Stephen Hawking's 'Starshot': 5 Fun Facts About Alpha Centauri

Alien Planet Around Alpha Centauri B
This artist's concept shows the alien planet Alpha Centauri Bb, found in a three-star system just 4.3 light-years from Earth. (Image credit: ESO/L. Calçada)

Earthlings may have left boot prints on the moon, but even nearby stars, such as the bright Alpha Centauri system, have long been out of reach.

That may not be the case for long.

Famed theoretical physicist Stephen Hawking, billionaire investor Yuri Milner and a panel of scientists announced today (April 12) that they plan to send hundreds, if not thousands, of tiny spaceships into space, toward Alpha Centauri. [Science Fact or Fantasy? 20 Imaginary Worlds]

The journey to the nearby star, located more than 4.3 light-years away, is expected to take just 20 years, the panelists said. These little spaceships would be wafer-size, and have lightweight sails that lasers on Earth would propel forward, Milner told reporters today. 

It may be a generation before the project, called Breakthrough Starshot, takes off, but in the meantime, here are five weird facts about Alpha Centauri.

1. Alpha Centauri isn't a star

Alpha Centauri isn't a star, but a star system, according to NASA.

The system has three stars. Proxima Centauri is the dimmest star and the closest to Earth. Alpha Centauri A and B, the other two stars, are brighter and form a binary system. But they aren't exactly close together.

The Earth is about 93 million miles (150 million kilometers) away from the sun. Alpha Centauri A and B are about 23 times that distance apart from one another, NASA said. That is a bit more than the distance between the sun and Uranus.

2. It's far away

Proxima Centauri is about 24,800,000,000,000 miles (39,900,000,000,000 km) away from Earth. This works out to about 4.22 light-years, meaning it would take 4.22 years to reach if we could somehow travel at the speed of light.

Alpha Centauri A and B are slightly farther away from Earth — about 4.35 light-years.

Breakthrough Starshot scientists are proposing spacecraft that would travel at 20 percent the speed of light. At that rate, it would take the tiny spaceships about 20 years, or a generation, to reach Alpha Centauri.

3. Alpha Centauri has a planet

In 2012, researchers announced that Alpha Centauri has an Earth-size planet orbiting Alpha Centauri B.

The planet appears to be scorched and rocky, but has about the same mass as the Earth. It circles Alpha Centauri B from a distance of about 3.6 million miles (6 million km), which suggests that it has a surface covered in molten lava, Live Science previously reported.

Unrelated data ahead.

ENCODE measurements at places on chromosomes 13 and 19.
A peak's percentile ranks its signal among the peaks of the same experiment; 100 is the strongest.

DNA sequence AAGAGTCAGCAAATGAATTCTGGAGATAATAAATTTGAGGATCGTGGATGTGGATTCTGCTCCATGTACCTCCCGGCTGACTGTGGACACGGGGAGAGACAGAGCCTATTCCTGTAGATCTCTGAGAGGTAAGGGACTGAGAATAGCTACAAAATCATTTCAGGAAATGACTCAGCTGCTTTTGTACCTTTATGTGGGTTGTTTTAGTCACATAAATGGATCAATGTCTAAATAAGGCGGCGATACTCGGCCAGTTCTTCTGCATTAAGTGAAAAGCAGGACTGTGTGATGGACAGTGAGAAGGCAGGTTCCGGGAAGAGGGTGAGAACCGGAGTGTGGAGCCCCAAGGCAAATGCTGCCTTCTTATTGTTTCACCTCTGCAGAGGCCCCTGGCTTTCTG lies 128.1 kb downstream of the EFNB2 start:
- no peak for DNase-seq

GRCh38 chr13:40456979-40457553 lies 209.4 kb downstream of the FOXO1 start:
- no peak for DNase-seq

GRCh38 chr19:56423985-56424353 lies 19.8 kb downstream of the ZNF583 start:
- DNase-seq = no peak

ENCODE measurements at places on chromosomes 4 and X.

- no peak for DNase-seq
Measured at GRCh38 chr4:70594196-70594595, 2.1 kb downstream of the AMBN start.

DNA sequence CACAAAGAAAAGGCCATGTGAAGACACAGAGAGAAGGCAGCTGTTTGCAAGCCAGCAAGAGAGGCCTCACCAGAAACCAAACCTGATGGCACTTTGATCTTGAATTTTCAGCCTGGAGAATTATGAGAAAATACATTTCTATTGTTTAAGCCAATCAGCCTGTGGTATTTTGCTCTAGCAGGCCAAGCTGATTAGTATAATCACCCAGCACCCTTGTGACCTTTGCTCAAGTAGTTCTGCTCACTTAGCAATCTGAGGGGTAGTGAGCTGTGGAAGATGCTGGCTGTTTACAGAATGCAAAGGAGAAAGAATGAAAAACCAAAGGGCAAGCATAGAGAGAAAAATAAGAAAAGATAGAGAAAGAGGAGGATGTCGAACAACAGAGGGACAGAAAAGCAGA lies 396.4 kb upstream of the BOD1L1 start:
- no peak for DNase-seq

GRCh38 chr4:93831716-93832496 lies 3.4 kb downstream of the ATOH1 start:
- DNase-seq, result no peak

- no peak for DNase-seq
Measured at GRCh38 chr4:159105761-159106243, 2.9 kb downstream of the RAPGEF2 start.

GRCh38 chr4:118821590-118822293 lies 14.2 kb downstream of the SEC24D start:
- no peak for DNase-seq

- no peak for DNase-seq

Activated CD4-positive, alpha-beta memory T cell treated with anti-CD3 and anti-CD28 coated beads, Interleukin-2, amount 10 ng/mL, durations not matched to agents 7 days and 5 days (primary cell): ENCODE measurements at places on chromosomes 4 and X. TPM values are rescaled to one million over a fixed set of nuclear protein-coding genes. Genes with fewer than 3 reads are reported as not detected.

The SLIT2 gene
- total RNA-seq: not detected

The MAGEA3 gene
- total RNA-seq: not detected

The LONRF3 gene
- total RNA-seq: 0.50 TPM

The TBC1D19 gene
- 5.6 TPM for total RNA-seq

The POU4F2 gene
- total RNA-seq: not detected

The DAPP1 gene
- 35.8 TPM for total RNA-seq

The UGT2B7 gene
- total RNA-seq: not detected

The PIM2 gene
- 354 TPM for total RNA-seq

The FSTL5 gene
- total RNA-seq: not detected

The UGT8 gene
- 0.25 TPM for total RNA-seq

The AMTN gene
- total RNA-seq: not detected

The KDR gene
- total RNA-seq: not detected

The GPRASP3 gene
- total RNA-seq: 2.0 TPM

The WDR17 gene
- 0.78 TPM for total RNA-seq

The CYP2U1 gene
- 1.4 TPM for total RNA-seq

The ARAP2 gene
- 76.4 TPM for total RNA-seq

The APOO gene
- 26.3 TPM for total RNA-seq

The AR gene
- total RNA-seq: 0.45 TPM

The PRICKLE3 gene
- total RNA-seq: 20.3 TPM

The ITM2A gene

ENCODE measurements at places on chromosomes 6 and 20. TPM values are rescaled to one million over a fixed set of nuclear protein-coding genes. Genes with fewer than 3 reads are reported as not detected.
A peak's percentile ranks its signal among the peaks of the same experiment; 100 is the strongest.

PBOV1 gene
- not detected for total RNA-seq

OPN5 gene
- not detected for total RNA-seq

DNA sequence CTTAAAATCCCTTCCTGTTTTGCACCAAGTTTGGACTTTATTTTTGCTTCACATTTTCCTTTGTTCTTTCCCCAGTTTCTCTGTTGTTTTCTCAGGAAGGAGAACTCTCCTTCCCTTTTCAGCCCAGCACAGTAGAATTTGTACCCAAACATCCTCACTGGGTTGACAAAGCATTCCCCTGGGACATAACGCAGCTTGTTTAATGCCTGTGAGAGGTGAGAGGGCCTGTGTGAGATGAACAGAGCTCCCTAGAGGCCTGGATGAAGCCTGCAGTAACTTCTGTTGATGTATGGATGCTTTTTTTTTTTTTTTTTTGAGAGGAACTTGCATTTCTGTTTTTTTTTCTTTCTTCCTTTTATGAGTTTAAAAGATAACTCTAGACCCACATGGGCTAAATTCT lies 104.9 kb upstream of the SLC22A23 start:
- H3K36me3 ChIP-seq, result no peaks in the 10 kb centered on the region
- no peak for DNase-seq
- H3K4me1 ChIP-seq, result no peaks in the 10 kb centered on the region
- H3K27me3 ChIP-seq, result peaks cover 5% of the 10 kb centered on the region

The planet, named Alpha Centauri Bb, could be evidence that another planet may be lurking in the star system, perhaps one that is farther away from the stars and could support liquid water on its surface, Live Science reported.

4. It's bright and old

Alpha Centauri A is the fourth brightest star in the night sky, reported. It's also a yellow star like the sun, though it's about 25 percent larger.

Alpha Centauri B is an orange star that's a bit smaller than the sun. Meanwhile, Proxima Centauri is a red dwarf that's about seven times smaller than the sun, according to [8 Shocking Things We Learned From Stephen Hawking's Book]    

At 4.85 billion years old, the three stars are slightly older than the sun, which is about 4.6 billion years old.

5. The Southern Hemisphere offers a better view

Alpha Centauri isn't visible from most of the Northern Hemisphere.

In fact, it's not visible to people above the latitude of 29 degrees north, which is about the same latitude as the cities of Houston and Orlando, Florida, according to

Viewers in the Southern Hemisphere can easily spot Alpha Centauri by looking for the Southern Cross constellation, and then following the horizontal part of the cross to the left, until they see the glowing star pattern. 

Follow Laura Geggel on Twitter @LauraGeggel. Follow Live Science @livescience, Facebook & Google+. Original article on Live Science.

Laura Geggel

Laura is the archaeology and Life's Little Mysteries editor at Live Science. She also reports on general science, including paleontology. Her work has appeared in The New York Times, Scholastic, Popular Science and Spectrum, a site on autism research. She has won multiple awards from the Society of Professional Journalists and the Washington Newspaper Publishers Association for her reporting at a weekly newspaper near Seattle. Laura holds a bachelor's degree in English literature and psychology from Washington University in St. Louis and a master's degree in science writing from NYU.